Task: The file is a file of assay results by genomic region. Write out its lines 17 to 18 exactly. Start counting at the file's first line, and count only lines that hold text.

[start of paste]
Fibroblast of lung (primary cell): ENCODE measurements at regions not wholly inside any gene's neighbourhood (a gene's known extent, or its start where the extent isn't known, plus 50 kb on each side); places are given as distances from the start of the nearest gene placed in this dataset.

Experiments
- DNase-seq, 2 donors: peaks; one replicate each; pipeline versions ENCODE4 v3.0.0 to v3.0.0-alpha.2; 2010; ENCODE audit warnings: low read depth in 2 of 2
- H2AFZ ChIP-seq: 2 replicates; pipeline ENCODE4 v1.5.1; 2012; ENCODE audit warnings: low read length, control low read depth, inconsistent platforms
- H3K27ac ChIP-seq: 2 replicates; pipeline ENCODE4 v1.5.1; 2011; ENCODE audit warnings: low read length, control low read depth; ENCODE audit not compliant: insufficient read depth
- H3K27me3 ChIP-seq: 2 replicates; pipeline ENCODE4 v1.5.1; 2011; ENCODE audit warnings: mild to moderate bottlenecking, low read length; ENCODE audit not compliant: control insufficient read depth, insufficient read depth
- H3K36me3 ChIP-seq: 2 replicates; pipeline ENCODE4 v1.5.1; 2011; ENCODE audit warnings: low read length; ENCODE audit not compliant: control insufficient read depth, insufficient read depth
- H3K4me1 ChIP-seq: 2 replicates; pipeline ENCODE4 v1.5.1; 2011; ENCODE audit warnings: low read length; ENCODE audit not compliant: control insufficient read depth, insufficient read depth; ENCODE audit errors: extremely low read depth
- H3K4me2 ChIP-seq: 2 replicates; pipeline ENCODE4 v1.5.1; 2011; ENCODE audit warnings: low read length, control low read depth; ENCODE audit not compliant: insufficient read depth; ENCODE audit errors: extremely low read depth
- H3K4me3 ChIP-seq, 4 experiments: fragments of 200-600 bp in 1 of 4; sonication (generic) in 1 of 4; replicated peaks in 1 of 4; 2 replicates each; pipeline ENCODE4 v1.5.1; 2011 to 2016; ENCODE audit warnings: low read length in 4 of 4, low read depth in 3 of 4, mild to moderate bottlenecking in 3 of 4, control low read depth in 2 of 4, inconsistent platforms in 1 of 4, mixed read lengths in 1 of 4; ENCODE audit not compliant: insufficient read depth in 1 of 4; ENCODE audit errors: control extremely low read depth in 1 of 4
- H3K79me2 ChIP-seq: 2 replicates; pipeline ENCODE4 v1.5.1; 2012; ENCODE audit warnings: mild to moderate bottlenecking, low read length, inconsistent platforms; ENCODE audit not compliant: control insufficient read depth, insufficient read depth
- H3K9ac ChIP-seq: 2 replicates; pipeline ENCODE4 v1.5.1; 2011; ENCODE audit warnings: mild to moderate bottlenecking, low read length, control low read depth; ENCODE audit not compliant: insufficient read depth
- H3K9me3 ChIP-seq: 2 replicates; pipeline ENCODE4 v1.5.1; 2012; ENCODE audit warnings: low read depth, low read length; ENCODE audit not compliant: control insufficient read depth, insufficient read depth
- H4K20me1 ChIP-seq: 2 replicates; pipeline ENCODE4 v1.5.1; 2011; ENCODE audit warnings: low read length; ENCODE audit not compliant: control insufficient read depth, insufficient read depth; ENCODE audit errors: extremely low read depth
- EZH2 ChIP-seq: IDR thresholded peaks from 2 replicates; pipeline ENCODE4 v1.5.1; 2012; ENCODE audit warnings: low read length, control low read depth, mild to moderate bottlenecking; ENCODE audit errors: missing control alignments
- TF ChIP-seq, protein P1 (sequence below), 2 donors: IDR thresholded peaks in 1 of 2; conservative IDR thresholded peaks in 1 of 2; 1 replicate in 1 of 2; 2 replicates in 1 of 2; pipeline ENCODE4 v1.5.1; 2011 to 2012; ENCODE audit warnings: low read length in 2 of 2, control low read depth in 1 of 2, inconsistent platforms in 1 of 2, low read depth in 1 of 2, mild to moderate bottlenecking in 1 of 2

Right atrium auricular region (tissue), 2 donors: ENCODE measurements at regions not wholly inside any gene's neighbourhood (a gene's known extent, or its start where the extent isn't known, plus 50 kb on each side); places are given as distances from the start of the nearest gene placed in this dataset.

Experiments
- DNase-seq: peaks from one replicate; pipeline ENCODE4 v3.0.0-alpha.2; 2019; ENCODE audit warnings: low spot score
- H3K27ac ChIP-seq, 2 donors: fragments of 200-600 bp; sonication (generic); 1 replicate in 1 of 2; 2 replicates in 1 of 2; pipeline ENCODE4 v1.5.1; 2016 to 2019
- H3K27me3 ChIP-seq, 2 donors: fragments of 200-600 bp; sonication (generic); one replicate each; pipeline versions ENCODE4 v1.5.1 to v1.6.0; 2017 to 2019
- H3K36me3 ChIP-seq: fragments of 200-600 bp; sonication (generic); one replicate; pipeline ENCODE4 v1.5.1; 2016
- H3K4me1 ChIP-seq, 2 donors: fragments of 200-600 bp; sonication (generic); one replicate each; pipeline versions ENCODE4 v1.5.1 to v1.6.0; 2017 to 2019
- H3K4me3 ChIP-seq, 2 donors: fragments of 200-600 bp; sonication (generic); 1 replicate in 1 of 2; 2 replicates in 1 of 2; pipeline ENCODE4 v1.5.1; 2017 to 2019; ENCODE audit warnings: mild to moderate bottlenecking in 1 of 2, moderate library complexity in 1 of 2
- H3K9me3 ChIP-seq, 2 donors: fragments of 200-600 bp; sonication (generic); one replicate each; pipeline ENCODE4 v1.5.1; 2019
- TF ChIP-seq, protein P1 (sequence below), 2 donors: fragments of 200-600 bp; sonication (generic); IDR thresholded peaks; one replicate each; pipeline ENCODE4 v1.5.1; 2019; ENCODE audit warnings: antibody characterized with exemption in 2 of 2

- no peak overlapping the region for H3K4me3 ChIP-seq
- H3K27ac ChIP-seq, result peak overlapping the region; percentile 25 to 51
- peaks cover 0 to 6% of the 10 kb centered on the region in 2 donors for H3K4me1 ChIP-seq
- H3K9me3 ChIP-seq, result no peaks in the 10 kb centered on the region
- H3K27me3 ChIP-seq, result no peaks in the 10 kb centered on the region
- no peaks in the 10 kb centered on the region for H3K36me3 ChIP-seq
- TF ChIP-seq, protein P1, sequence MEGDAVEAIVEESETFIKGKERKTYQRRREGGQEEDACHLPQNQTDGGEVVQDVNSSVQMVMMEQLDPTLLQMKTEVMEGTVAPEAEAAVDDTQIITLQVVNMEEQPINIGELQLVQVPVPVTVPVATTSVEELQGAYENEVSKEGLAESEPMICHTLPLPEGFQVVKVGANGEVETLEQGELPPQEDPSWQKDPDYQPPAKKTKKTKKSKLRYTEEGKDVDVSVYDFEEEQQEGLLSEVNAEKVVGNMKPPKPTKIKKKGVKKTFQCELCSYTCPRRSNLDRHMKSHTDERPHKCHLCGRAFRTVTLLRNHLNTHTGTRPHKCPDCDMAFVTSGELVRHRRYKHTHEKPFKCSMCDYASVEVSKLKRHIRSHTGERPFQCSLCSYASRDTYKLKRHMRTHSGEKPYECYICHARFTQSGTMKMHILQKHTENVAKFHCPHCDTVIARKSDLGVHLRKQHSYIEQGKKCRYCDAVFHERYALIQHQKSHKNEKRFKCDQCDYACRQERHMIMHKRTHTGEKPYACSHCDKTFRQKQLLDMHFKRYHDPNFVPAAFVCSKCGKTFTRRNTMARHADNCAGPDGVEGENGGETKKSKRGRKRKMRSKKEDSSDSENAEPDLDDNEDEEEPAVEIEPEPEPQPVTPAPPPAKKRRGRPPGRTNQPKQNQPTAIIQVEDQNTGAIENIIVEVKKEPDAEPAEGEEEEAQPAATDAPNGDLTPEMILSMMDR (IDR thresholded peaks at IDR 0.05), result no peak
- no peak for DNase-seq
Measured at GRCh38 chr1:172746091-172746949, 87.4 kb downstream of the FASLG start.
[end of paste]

Right atrium auricular region (tissue), 2 donors: ENCODE measurements at regions not wholly inside any gene's neighbourhood (a gene's known extent, or its start where the extent isn't known, plus 50 kb on each side); places are given as distances from the start of the nearest gene placed in this dataset.

Experiments